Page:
- A staggering 5.6 million workers lost hours in April, according to the latest ABS data.
- Of those, single parents with young or dependent children were more significantly impacted than other demographics.
- By location, Queensland was the worst affected state while Sydney was the hardest-hit capital city.
Terrible jobs figures are beginning to feel a whole lot like Groundhog Day.
But as a rising jobless tide sweeps Australia, some regions are doing it worse than others, with some surprising realities emerging.
According to the ABS, a staggering 5.6 million workers lost hours in April suggesting the underemployment rate has a way to rise yet.
“Lone parents, with young or dependent children, have been particularly hard hit by COVID-19,” Indeed Asia Pacific economist Callam Pickering said in a tweet. “Employment has fallen to a much greater degree than for other family groups. Worth remembering as we think about policy support going forward.”
Just as certain groups are hurting more than others so too are certain regions. While the Victorian government might have been the slowest to relinquish its lockdown, it’s far from actually being the worst affected by it. Instead, it is Sydney that has seen the biggest plunge in employment relative to the population, as evidenced by the below chart.
In fact, the southern state actually fared relatively well on balance, with Adelaide, Brisbane and Perth in worse shape than Melbourne. Meanwhile, regional Queensland, New South Wales and Western Australia are all worse for wear than the rest of Victoria.
Zooming in even further, it’s possible to identify the exact regions reeling from COVID-19 the most, with Toowoomba and Wide Bay in Queensland, New South Wales’ Mid-North Coast, and Shepparton in regional Victoria all experiencing double-digit jobless rates.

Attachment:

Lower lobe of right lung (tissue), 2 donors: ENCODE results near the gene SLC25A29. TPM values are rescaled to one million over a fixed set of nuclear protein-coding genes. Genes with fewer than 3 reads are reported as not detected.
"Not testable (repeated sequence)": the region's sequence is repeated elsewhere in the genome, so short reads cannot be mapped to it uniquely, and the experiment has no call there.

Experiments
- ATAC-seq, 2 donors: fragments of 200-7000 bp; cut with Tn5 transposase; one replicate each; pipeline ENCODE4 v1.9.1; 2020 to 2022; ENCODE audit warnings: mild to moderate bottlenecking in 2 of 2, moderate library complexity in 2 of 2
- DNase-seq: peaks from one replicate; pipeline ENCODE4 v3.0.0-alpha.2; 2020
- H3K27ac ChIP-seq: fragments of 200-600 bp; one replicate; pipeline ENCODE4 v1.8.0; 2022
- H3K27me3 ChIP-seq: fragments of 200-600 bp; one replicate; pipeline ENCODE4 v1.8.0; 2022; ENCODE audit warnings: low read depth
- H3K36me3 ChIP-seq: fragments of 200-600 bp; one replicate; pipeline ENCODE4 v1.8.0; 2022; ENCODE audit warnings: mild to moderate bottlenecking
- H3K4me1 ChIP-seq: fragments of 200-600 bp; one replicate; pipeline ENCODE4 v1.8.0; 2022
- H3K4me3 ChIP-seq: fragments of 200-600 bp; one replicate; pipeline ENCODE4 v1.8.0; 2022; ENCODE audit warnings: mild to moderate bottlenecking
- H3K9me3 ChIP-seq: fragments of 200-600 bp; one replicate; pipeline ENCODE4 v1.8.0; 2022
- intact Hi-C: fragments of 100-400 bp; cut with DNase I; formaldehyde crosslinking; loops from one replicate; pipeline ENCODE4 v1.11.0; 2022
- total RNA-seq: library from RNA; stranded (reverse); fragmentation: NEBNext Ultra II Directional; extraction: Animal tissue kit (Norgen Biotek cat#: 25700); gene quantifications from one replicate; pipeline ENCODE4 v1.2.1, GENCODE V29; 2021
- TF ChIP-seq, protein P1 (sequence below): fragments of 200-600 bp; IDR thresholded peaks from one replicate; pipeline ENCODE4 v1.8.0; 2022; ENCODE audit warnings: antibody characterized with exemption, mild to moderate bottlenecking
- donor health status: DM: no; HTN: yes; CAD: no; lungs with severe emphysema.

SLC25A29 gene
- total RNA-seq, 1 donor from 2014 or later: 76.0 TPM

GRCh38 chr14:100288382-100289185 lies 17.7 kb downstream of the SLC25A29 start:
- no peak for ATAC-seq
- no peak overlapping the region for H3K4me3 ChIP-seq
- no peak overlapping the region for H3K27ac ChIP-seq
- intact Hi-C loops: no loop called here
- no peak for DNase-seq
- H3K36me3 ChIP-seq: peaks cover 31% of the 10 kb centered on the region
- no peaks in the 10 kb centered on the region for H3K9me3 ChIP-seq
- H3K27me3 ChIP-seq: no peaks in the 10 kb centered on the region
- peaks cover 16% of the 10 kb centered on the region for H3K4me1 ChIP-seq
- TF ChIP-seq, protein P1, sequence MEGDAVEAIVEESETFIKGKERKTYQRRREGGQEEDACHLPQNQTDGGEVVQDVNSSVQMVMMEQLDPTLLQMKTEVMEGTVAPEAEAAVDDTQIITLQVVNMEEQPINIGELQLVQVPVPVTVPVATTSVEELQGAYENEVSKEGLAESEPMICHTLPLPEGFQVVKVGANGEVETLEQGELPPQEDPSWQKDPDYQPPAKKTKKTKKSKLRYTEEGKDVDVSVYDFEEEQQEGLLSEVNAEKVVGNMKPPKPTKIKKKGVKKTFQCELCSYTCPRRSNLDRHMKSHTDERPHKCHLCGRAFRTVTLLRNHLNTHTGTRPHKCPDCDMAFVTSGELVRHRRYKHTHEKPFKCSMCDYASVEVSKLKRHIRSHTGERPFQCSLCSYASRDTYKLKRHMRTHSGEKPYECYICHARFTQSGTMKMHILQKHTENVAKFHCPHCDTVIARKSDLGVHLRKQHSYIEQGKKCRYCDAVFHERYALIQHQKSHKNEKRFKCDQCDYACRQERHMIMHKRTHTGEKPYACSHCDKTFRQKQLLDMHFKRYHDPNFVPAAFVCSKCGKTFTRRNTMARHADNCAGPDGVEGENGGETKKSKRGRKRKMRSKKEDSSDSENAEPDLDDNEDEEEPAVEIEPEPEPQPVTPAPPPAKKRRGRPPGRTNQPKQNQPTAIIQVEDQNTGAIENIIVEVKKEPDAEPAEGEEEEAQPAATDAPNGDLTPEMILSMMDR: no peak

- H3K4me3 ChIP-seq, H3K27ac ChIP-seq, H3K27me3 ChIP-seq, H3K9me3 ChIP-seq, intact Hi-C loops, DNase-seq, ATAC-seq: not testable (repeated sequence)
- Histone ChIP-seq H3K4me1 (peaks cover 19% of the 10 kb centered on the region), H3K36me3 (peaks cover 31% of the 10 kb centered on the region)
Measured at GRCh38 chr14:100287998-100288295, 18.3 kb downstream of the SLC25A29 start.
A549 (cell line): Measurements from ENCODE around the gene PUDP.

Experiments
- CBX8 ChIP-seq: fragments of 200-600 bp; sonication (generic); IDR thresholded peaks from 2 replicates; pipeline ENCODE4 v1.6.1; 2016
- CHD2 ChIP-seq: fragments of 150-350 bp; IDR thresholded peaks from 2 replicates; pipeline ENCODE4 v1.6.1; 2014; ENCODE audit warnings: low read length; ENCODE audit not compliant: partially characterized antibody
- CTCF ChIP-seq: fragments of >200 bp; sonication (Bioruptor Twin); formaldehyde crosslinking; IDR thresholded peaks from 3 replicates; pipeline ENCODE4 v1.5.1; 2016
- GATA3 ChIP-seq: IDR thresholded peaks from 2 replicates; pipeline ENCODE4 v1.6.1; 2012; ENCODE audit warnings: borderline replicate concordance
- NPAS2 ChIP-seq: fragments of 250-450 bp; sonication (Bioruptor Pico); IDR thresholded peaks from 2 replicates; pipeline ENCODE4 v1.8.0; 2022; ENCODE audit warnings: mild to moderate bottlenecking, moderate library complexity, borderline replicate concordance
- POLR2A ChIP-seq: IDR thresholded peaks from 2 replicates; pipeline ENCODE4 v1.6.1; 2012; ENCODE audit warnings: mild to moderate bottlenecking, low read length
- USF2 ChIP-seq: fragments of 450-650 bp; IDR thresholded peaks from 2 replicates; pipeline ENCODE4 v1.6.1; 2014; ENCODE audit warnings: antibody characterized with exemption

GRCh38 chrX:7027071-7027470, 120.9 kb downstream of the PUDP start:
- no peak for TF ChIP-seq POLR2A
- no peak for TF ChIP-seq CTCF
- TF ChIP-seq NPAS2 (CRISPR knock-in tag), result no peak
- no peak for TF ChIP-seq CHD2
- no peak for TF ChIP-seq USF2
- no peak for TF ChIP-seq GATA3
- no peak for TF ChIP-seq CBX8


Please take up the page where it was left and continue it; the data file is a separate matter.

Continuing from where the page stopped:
Queensland is overrepresented in the list, making up nearly half of the worst 15 regions in Australia to find a job right now. Given the state of its regional economy, it’s no surprise the Palaszczuk government recently introduced especially lenient measures for their pubs, cafes and restaurants.
Queensland’s economy was hardly alone in taking a beating, however. Unemployment rose across the board, with the only exemptions in regional Victoria and Western Australia falling by 1% and 1.7% respectively.
What the data shows however is the headline unemployment figure is a poor indication of the actual health of the labour force. Around the country, the participation rate – the proportion of Australians in work or in want of it – has fallen for a variety of reasons.
First and foremost, of the almost 600,000 Australians who lost a job last month, 75% didn’t go looking for a new one. Many have been been able to access increased government payments in the former of JobSeeker. That brings us to chart number two, which shows that the Australians content to remain unemployed for now went up in every single part of the country.
It speaks for itself, really.